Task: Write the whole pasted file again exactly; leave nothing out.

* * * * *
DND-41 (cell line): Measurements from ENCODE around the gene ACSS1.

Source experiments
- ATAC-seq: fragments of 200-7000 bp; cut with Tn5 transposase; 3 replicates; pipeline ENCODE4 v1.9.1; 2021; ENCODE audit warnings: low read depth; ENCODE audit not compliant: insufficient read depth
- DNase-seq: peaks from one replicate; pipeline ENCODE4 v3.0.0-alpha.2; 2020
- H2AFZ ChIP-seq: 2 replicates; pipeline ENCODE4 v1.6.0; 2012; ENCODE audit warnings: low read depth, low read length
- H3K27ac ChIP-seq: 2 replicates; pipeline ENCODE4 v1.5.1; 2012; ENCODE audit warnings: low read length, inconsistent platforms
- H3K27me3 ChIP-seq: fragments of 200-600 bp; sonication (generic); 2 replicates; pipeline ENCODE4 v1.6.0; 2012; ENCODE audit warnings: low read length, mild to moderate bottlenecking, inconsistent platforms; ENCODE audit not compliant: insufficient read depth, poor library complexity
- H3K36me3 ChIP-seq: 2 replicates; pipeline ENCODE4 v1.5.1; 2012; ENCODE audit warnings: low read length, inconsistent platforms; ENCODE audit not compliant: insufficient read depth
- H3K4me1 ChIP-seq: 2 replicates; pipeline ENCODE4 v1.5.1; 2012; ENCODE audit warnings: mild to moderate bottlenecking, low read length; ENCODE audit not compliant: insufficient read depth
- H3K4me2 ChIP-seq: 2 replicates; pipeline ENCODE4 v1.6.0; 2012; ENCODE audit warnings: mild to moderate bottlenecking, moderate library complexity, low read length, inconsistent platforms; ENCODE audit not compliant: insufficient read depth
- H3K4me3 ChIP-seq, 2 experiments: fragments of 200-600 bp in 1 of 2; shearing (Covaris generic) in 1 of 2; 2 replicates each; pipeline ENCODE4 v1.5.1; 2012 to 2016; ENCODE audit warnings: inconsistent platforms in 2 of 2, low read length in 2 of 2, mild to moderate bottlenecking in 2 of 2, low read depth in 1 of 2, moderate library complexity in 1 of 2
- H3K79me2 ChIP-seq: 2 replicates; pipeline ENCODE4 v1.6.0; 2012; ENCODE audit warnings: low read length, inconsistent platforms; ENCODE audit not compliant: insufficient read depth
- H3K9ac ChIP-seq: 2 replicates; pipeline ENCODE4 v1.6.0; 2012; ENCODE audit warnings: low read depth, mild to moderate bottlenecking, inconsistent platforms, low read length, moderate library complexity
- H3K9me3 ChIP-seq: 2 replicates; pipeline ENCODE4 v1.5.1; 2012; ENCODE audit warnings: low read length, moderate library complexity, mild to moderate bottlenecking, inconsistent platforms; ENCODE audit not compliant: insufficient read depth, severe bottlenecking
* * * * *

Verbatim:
DND-41 (cell line): Measurements from ENCODE around the gene ACSS1.

Source experiments
- ATAC-seq: fragments of 200-7000 bp; cut with Tn5 transposase; 3 replicates; pipeline ENCODE4 v1.9.1; 2021; ENCODE audit warnings: low read depth; ENCODE audit not compliant: insufficient read depth
- DNase-seq: peaks from one replicate; pipeline ENCODE4 v3.0.0-alpha.2; 2020
- H2AFZ ChIP-seq: 2 replicates; pipeline ENCODE4 v1.6.0; 2012; ENCODE audit warnings: low read depth, low read length
- H3K27ac ChIP-seq: 2 replicates; pipeline ENCODE4 v1.5.1; 2012; ENCODE audit warnings: low read length, inconsistent platforms
- H3K27me3 ChIP-seq: fragments of 200-600 bp; sonication (generic); 2 replicates; pipeline ENCODE4 v1.6.0; 2012; ENCODE audit warnings: low read length, mild to moderate bottlenecking, inconsistent platforms; ENCODE audit not compliant: insufficient read depth, poor library complexity
- H3K36me3 ChIP-seq: 2 replicates; pipeline ENCODE4 v1.5.1; 2012; ENCODE audit warnings: low read length, inconsistent platforms; ENCODE audit not compliant: insufficient read depth
- H3K4me1 ChIP-seq: 2 replicates; pipeline ENCODE4 v1.5.1; 2012; ENCODE audit warnings: mild to moderate bottlenecking, low read length; ENCODE audit not compliant: insufficient read depth
- H3K4me2 ChIP-seq: 2 replicates; pipeline ENCODE4 v1.6.0; 2012; ENCODE audit warnings: mild to moderate bottlenecking, moderate library complexity, low read length, inconsistent platforms; ENCODE audit not compliant: insufficient read depth
- H3K4me3 ChIP-seq, 2 experiments: fragments of 200-600 bp in 1 of 2; shearing (Covaris generic) in 1 of 2; 2 replicates each; pipeline ENCODE4 v1.5.1; 2012 to 2016; ENCODE audit warnings: inconsistent platforms in 2 of 2, low read length in 2 of 2, mild to moderate bottlenecking in 2 of 2, low read depth in 1 of 2, moderate library complexity in 1 of 2
- H3K79me2 ChIP-seq: 2 replicates; pipeline ENCODE4 v1.6.0; 2012; ENCODE audit warnings: low read length, inconsistent platforms; ENCODE audit not compliant: insufficient read depth
- H3K9ac ChIP-seq: 2 replicates; pipeline ENCODE4 v1.6.0; 2012; ENCODE audit warnings: low read depth, mild to moderate bottlenecking, inconsistent platforms, low read length, moderate library complexity
- H3K9me3 ChIP-seq: 2 replicates; pipeline ENCODE4 v1.5.1; 2012; ENCODE audit warnings: low read length, moderate library complexity, mild to moderate bottlenecking, inconsistent platforms; ENCODE audit not compliant: insufficient read depth, severe bottlenecking